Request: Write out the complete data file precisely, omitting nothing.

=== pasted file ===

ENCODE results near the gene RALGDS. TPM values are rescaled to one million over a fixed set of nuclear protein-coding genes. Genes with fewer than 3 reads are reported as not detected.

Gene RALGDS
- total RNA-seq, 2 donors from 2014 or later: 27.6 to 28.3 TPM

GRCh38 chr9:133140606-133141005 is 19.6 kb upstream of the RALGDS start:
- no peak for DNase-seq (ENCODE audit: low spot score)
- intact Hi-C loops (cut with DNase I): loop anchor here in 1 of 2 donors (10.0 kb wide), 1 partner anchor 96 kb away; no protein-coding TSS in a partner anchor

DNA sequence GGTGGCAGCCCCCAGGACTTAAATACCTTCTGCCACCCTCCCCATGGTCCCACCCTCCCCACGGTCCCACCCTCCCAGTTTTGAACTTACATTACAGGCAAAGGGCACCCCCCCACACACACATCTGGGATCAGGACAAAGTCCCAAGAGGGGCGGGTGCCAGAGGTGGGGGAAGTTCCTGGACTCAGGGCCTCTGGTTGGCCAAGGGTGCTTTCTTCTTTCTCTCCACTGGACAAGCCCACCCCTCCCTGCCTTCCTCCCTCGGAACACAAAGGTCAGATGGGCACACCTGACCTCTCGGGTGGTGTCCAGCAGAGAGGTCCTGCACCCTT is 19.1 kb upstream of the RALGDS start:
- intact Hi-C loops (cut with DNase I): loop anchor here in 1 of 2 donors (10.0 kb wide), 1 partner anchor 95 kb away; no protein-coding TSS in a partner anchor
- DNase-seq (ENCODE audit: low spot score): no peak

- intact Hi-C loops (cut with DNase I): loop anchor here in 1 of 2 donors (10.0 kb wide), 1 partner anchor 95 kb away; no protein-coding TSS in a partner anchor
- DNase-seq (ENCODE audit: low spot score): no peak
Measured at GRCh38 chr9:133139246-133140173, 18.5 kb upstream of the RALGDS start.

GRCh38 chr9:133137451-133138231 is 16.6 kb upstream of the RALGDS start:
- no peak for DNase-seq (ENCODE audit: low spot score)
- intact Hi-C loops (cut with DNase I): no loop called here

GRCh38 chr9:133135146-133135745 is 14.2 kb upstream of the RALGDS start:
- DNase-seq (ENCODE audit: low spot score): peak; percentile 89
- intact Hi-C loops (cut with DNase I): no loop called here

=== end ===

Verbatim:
ENCODE results near the gene RALGDS. TPM values are rescaled to one million over a fixed set of nuclear protein-coding genes. Genes with fewer than 3 reads are reported as not detected.

Gene RALGDS
- total RNA-seq, 2 donors from 2014 or later: 27.6 to 28.3 TPM

GRCh38 chr9:133140606-133141005 is 19.6 kb upstream of the RALGDS start:
- no peak for DNase-seq (ENCODE audit: low spot score)
- intact Hi-C loops (cut with DNase I): loop anchor here in 1 of 2 donors (10.0 kb wide), 1 partner anchor 96 kb away; no protein-coding TSS in a partner anchor

DNA sequence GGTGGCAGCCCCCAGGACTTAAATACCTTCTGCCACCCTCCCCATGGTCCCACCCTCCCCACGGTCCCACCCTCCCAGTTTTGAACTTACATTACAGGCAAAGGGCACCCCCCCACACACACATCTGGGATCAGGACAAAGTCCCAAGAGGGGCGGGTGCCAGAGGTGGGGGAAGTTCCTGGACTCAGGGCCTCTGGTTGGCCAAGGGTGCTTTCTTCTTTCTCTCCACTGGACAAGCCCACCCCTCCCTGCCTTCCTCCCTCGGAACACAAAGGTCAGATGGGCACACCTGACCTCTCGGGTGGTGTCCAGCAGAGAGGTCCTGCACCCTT is 19.1 kb upstream of the RALGDS start:
- intact Hi-C loops (cut with DNase I): loop anchor here in 1 of 2 donors (10.0 kb wide), 1 partner anchor 95 kb away; no protein-coding TSS in a partner anchor
- DNase-seq (ENCODE audit: low spot score): no peak

- intact Hi-C loops (cut with DNase I): loop anchor here in 1 of 2 donors (10.0 kb wide), 1 partner anchor 95 kb away; no protein-coding TSS in a partner anchor
- DNase-seq (ENCODE audit: low spot score): no peak
Measured at GRCh38 chr9:133139246-133140173, 18.5 kb upstream of the RALGDS start.

GRCh38 chr9:133137451-133138231 is 16.6 kb upstream of the RALGDS start:
- no peak for DNase-seq (ENCODE audit: low spot score)
- intact Hi-C loops (cut with DNase I): no loop called here

GRCh38 chr9:133135146-133135745 is 14.2 kb upstream of the RALGDS start:
- DNase-seq (ENCODE audit: low spot score): peak; percentile 89
- intact Hi-C loops (cut with DNase I): no loop called here